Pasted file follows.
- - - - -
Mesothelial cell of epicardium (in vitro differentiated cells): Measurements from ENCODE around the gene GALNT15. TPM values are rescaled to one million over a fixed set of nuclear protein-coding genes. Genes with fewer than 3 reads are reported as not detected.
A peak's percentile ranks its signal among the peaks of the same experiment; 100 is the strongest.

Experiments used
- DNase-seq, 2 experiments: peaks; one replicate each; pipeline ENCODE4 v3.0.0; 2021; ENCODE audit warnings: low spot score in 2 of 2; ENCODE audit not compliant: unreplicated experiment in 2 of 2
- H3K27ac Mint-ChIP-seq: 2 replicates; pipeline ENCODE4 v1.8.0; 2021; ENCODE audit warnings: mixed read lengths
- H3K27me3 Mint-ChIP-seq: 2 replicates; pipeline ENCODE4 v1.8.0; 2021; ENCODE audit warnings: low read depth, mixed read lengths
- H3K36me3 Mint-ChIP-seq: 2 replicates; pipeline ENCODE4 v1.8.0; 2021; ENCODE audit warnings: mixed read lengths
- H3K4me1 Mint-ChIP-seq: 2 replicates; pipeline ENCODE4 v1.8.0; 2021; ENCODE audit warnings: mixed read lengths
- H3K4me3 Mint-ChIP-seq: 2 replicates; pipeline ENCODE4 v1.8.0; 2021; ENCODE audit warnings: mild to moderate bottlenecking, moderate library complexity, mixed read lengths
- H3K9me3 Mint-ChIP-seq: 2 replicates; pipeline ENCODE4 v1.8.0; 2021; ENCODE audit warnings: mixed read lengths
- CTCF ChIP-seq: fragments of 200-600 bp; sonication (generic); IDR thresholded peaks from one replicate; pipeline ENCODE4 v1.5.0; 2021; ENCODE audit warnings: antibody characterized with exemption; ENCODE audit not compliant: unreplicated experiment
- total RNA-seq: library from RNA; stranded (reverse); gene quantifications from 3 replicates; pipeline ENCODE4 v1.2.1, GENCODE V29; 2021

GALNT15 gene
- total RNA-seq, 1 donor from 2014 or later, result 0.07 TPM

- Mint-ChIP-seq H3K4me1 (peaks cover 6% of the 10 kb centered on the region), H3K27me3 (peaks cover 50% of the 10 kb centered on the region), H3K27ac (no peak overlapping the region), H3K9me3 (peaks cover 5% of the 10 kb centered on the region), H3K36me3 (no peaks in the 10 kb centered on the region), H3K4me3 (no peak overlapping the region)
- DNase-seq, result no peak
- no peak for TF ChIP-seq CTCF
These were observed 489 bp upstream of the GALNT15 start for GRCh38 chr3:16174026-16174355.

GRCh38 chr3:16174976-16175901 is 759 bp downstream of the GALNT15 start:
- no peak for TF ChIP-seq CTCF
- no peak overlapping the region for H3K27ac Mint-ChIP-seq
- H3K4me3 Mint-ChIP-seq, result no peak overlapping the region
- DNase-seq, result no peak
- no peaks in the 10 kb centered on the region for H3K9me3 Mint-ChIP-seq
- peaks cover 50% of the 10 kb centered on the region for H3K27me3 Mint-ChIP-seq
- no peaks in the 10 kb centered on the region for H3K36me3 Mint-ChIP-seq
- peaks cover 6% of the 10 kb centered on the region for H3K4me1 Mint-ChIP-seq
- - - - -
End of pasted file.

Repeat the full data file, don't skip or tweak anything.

Mesothelial cell of epicardium (in vitro differentiated cells): Measurements from ENCODE around the gene GALNT15. TPM values are rescaled to one million over a fixed set of nuclear protein-coding genes. Genes with fewer than 3 reads are reported as not detected.
A peak's percentile ranks its signal among the peaks of the same experiment; 100 is the strongest.

Experiments used
- DNase-seq, 2 experiments: peaks; one replicate each; pipeline ENCODE4 v3.0.0; 2021; ENCODE audit warnings: low spot score in 2 of 2; ENCODE audit not compliant: unreplicated experiment in 2 of 2
- H3K27ac Mint-ChIP-seq: 2 replicates; pipeline ENCODE4 v1.8.0; 2021; ENCODE audit warnings: mixed read lengths
- H3K27me3 Mint-ChIP-seq: 2 replicates; pipeline ENCODE4 v1.8.0; 2021; ENCODE audit warnings: low read depth, mixed read lengths
- H3K36me3 Mint-ChIP-seq: 2 replicates; pipeline ENCODE4 v1.8.0; 2021; ENCODE audit warnings: mixed read lengths
- H3K4me1 Mint-ChIP-seq: 2 replicates; pipeline ENCODE4 v1.8.0; 2021; ENCODE audit warnings: mixed read lengths
- H3K4me3 Mint-ChIP-seq: 2 replicates; pipeline ENCODE4 v1.8.0; 2021; ENCODE audit warnings: mild to moderate bottlenecking, moderate library complexity, mixed read lengths
- H3K9me3 Mint-ChIP-seq: 2 replicates; pipeline ENCODE4 v1.8.0; 2021; ENCODE audit warnings: mixed read lengths
- CTCF ChIP-seq: fragments of 200-600 bp; sonication (generic); IDR thresholded peaks from one replicate; pipeline ENCODE4 v1.5.0; 2021; ENCODE audit warnings: antibody characterized with exemption; ENCODE audit not compliant: unreplicated experiment
- total RNA-seq: library from RNA; stranded (reverse); gene quantifications from 3 replicates; pipeline ENCODE4 v1.2.1, GENCODE V29; 2021

GALNT15 gene
- total RNA-seq, 1 donor from 2014 or later, result 0.07 TPM

- Mint-ChIP-seq H3K4me1 (peaks cover 6% of the 10 kb centered on the region), H3K27me3 (peaks cover 50% of the 10 kb centered on the region), H3K27ac (no peak overlapping the region), H3K9me3 (peaks cover 5% of the 10 kb centered on the region), H3K36me3 (no peaks in the 10 kb centered on the region), H3K4me3 (no peak overlapping the region)
- DNase-seq, result no peak
- no peak for TF ChIP-seq CTCF
These were observed 489 bp upstream of the GALNT15 start for GRCh38 chr3:16174026-16174355.

GRCh38 chr3:16174976-16175901 is 759 bp downstream of the GALNT15 start:
- no peak for TF ChIP-seq CTCF
- no peak overlapping the region for H3K27ac Mint-ChIP-seq
- H3K4me3 Mint-ChIP-seq, result no peak overlapping the region
- DNase-seq, result no peak
- no peaks in the 10 kb centered on the region for H3K9me3 Mint-ChIP-seq
- peaks cover 50% of the 10 kb centered on the region for H3K27me3 Mint-ChIP-seq
- no peaks in the 10 kb centered on the region for H3K36me3 Mint-ChIP-seq
- peaks cover 6% of the 10 kb centered on the region for H3K4me1 Mint-ChIP-seq